During a recent telephone conversation with my aunt, who lives in Liberia, I could hear trepidation in her voice for the first time. At the same time, though, she remained typically stoic, her faith in God unshakable after surviving two armed insurgencies. “They are saying on the radio that before January  thousands of us will die,” said Auntie Arinah. “This thing is getting very scary. We rebuke those numbers!”
I couldn’t help feeling moved by my aunt’s tenacity in the midst of her anxiety. Ebola fatality projections seem to have created an atmosphere of psychological distress in Liberia, Sierra Leone and Guinea, nations still recovering from the trauma of conflict.
The language of alarm has been conspicuous. Estimated casualty numbers are punctuated with conditional verbs such as “could” and “may”. In August, the World Health Organisation (WHO) announced that Ebola-related deaths could exceed 20,000 if there were no efforts to contain the disease. The projection seemed so far-fetched at the time that Liberia’s president, Ellen Johnson Sirleaf, publicly rejected them.
Estimates have steadily increased. At a news conference in Geneva last week, the WHO estimated that there could be 10,000 new cases over the next two months. The scariest projection of all, referenced by my aunt, came from the Centers for Disease Control and Prevention (CDC) last month: between 550,000 and 1.4 million people may be infected by January.
I suspect that these forecasts are partly intended to speed up action, so that aid, medical supplies and health practitioners are deployed to the affected countries as quickly as possible. But there are unintended consequences. As a Liberian who has family, friends and colleagues in the country, fatality forecasts aren’t troubling only because they may come to pass. Announcements of probable deaths are affecting people right now.
Isolated incidences of Ebola in Europe and the US have already caused hysteria. Africans across the world have been on the receiving end of xenophobia laced with racist venom more than ever before. Alarmist projections only add fuel to the fire.
I’m not denying the threat Ebola poses if it is not contained. Yet I remain convinced that the grim statistics and apocalyptic framing of the outbreak are doing more harm than good.
I fear the projections may be causing undue stress to people who need hope – healthcare workers battling the disease in hazmat suits; pregnant women on the verge of giving life; patients in Ebola treatment units who refuse to go gentle into that good night; and policymakers looking for solutions.
For the countless individuals whose stories have been anonymised by the threat of Ebola, we must change the narrative around fuzzy, conditional statistics. Flip the script. Focus on the number of people who could survive if the response were faster. If we follow with precision the 70-70-60 formula developed by the WHO – treating 70% of infected patients while burying 70% of those who have died within 60 days – we should be able to predict how many lives will be spared. These numbers must replace the bleak headlines and become a new call to action.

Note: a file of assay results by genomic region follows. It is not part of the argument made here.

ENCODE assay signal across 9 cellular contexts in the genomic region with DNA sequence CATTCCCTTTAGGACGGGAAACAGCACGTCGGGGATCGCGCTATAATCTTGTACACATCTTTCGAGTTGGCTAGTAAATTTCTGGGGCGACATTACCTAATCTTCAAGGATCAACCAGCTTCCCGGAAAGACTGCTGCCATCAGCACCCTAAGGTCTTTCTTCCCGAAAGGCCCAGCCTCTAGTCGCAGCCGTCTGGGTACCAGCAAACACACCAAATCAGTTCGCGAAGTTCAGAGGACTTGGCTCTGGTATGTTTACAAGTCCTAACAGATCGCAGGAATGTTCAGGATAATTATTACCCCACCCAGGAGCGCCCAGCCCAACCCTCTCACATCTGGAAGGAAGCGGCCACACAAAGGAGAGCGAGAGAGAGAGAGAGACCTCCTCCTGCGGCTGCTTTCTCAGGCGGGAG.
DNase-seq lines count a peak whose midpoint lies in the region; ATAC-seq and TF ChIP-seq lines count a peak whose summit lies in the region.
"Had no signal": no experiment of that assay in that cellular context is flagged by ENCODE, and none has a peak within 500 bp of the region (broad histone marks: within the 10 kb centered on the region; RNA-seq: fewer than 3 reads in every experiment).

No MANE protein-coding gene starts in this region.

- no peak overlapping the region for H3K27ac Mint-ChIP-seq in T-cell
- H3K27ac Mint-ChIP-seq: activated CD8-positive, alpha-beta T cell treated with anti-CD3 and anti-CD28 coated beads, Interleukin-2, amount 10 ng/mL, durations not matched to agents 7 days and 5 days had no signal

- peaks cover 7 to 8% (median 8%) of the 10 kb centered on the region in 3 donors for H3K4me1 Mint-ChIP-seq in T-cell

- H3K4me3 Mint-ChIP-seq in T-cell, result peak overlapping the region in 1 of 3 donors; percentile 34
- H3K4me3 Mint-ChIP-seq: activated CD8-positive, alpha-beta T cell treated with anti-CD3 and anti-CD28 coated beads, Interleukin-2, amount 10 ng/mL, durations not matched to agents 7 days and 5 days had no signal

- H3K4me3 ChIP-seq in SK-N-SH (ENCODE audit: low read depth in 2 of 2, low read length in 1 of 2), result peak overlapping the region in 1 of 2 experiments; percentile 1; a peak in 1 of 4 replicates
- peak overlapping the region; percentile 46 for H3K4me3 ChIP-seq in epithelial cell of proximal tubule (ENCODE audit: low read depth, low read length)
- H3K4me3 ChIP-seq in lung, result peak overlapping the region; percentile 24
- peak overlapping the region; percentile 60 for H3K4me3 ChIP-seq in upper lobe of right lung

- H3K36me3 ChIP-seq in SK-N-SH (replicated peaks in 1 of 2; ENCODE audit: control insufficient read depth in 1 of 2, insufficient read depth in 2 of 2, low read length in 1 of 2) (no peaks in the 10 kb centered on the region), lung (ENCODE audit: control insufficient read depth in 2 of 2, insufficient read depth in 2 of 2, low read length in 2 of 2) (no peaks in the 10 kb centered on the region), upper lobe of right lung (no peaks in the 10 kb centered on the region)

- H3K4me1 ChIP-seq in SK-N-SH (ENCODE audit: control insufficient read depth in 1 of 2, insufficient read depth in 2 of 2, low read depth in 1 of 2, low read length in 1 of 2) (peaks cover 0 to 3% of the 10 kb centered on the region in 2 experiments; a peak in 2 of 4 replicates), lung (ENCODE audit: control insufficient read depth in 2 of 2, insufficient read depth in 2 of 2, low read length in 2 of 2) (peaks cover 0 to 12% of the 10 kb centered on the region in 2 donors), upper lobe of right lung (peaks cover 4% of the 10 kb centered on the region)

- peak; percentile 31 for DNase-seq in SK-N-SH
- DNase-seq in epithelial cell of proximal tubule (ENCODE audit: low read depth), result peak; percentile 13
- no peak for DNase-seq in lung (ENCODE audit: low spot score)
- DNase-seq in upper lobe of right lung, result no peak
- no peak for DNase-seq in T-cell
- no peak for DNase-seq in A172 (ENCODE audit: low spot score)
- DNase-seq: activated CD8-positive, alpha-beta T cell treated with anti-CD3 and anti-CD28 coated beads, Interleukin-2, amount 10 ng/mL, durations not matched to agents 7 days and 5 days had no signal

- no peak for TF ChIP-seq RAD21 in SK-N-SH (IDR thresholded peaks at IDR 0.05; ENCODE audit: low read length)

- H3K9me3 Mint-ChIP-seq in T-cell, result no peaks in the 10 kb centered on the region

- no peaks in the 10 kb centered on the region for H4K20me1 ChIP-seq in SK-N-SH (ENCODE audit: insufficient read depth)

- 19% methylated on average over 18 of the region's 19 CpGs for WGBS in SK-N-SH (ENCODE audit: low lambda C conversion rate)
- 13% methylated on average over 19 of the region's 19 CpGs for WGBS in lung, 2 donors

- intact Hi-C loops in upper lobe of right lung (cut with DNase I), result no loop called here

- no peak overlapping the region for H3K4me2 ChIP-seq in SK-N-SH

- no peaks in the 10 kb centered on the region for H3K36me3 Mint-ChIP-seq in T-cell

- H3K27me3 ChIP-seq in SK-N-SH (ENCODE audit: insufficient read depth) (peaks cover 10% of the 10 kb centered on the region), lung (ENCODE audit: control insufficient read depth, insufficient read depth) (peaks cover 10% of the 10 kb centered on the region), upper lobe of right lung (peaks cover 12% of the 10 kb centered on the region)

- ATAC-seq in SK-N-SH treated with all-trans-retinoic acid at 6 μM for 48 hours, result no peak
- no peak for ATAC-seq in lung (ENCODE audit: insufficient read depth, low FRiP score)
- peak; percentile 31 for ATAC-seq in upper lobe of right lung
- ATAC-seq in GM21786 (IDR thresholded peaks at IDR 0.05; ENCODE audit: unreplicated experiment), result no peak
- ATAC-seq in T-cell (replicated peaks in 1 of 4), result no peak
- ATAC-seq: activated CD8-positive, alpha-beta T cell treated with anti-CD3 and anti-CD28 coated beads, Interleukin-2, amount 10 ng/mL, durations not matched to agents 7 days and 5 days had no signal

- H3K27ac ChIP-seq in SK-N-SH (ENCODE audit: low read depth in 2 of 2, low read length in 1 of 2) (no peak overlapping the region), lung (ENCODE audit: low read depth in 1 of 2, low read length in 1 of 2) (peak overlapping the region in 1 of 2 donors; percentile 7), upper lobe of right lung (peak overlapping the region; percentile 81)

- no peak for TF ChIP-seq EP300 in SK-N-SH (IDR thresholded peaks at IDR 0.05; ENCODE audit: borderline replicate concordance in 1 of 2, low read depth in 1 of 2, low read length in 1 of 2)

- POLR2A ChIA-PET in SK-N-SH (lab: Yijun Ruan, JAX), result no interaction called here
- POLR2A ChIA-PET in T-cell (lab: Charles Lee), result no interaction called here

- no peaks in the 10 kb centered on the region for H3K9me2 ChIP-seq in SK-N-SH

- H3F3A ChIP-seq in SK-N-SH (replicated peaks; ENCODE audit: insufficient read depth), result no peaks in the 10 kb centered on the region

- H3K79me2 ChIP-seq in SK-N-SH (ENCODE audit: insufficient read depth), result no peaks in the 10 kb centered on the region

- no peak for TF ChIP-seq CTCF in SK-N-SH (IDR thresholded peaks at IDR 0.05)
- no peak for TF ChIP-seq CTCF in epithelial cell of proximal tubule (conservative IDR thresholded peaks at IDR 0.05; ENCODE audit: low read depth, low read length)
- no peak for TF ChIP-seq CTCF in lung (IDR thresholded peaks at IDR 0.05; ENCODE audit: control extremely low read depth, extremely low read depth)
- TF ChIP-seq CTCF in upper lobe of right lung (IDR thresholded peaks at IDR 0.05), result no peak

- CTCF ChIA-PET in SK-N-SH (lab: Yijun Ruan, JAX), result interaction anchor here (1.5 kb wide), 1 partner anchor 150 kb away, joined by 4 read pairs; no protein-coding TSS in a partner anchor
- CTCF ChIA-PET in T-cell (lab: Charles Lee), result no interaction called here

In an outbreak of this scale, speed and magnitude, accurate and reliable data is perhaps second only in importance to life-saving medical care. Probable, suspected and confirmed cases must be swiftly disaggregated to minimise over- or under-reporting. The underlying assumption that anyone exhibiting symptoms of Ebola has the virus is faulty and harmful, given the stigma attached to the disease. The recent establishment of mobile laboratories at two clinics in Liberia will enable diagnosis within hours, as opposed to days, so that people can seek appropriate medical attention for Ebola and non-Ebola ailments.
The mantra so far – “it may get worse before it gets better” – seems rather defeatist. Instead of heeding fatalistic pronouncements, we need to shift our attention to the 400 people who had Ebola and came through, thanks to quality care in Liberia, Guinea and Sierra Leone. The 11-year-old boy in Liberia of YouTube fame, Mamadee, comes to mind.
I’d like to see alarming forecasts of death and doom give way to a more measured and positive approach to the Ebola outbreak. My aunt in Liberia wouldn’t have it any other way.
Robtel Neajai Pailey is a Liberian academic, activist and author based at SOAS, University of London.
A draft of this piece was originally published in The Guardian.
Photography Credit: Raindrops by Chase Walker.